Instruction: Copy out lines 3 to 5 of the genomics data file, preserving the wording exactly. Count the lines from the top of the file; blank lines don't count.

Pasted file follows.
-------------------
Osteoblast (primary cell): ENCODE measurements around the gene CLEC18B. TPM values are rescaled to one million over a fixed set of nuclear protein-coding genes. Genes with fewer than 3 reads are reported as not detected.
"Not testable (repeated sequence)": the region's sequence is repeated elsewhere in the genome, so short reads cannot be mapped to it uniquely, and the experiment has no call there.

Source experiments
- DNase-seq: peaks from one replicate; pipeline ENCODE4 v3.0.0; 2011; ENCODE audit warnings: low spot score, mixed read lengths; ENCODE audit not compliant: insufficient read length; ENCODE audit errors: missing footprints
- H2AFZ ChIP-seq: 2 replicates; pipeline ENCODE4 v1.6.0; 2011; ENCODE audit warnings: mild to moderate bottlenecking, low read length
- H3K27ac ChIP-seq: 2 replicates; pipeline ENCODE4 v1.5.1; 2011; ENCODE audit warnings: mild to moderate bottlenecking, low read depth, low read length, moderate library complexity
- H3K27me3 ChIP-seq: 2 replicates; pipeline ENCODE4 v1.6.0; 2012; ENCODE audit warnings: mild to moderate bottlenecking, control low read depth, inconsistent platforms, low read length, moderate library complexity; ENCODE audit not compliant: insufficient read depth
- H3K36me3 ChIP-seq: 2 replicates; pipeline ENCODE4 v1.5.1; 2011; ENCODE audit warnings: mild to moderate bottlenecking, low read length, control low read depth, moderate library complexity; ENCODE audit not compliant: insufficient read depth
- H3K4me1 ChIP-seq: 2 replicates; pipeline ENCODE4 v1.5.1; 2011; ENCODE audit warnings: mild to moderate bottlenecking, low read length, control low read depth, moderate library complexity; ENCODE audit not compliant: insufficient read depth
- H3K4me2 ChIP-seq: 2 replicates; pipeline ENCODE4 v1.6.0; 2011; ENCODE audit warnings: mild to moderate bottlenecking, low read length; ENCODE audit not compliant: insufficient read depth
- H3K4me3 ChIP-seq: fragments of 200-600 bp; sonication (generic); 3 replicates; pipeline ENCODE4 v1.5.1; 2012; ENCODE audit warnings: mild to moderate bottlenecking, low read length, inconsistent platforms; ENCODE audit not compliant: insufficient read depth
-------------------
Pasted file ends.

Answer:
Source experiments
- DNase-seq: peaks from one replicate; pipeline ENCODE4 v3.0.0; 2011; ENCODE audit warnings: low spot score, mixed read lengths; ENCODE audit not compliant: insufficient read length; ENCODE audit errors: missing footprints
- H2AFZ ChIP-seq: 2 replicates; pipeline ENCODE4 v1.6.0; 2011; ENCODE audit warnings: mild to moderate bottlenecking, low read length